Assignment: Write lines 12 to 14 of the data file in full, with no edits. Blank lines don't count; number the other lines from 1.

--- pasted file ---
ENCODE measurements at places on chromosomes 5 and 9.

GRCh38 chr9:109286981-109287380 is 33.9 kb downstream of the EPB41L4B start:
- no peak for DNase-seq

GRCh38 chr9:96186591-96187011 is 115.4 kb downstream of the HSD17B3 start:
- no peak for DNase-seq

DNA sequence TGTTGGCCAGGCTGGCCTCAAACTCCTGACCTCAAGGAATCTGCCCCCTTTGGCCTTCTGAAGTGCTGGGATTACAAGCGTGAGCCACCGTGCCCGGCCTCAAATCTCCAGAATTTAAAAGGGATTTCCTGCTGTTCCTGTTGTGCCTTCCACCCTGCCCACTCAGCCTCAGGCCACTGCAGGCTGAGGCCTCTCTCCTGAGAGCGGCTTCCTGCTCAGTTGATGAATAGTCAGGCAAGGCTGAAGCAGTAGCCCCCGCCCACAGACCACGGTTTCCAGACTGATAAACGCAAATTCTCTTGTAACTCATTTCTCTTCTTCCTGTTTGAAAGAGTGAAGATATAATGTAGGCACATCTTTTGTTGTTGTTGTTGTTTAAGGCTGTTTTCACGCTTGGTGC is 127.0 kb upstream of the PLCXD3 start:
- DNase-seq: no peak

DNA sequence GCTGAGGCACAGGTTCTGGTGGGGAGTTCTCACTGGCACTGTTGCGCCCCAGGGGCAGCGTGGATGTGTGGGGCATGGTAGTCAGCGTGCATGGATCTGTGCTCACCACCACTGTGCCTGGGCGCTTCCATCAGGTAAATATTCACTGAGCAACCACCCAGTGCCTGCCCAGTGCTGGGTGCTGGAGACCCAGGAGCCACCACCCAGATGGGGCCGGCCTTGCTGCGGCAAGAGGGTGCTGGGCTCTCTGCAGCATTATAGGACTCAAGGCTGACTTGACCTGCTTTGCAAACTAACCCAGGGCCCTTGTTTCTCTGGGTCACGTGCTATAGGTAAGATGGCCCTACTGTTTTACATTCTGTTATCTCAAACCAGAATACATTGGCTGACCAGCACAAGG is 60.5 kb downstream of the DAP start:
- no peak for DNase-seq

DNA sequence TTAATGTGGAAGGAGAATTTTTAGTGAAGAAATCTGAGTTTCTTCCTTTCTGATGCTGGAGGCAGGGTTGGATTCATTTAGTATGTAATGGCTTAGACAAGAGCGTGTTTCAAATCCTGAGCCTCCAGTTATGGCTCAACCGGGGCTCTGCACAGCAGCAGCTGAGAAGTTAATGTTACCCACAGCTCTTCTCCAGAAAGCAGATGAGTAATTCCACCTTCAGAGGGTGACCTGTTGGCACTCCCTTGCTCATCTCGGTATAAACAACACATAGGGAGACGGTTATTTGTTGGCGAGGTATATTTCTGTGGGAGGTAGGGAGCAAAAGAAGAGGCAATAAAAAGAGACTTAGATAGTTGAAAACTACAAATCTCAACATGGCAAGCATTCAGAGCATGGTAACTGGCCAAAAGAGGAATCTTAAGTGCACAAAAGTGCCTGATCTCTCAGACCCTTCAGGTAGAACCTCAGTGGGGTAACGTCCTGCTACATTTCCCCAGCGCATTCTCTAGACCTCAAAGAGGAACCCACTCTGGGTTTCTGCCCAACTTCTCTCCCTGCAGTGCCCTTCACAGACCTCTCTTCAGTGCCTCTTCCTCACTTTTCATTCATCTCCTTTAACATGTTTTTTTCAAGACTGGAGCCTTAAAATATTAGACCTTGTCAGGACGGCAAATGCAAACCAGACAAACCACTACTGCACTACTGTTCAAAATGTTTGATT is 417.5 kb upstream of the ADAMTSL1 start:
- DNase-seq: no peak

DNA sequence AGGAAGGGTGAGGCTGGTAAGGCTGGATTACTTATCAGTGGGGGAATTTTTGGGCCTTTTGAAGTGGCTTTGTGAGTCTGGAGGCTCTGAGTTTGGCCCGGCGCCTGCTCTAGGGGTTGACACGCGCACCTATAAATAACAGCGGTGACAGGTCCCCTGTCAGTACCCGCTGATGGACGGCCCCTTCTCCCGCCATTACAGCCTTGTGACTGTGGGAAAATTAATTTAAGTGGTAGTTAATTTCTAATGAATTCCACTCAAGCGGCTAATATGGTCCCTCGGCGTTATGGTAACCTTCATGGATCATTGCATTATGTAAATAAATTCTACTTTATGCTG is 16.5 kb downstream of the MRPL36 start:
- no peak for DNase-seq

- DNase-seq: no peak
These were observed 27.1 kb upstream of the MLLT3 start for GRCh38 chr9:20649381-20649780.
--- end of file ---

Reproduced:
DNA sequence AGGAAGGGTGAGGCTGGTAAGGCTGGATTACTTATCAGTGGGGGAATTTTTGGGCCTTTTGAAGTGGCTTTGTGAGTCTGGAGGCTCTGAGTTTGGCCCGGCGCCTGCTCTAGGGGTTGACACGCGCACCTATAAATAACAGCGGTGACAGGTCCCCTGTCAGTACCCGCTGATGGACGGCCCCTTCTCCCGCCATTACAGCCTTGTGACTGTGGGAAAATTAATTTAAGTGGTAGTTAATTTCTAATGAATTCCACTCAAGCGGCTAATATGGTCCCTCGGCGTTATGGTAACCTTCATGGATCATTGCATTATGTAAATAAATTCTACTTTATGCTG is 16.5 kb downstream of the MRPL36 start:
- no peak for DNase-seq

- DNase-seq: no peak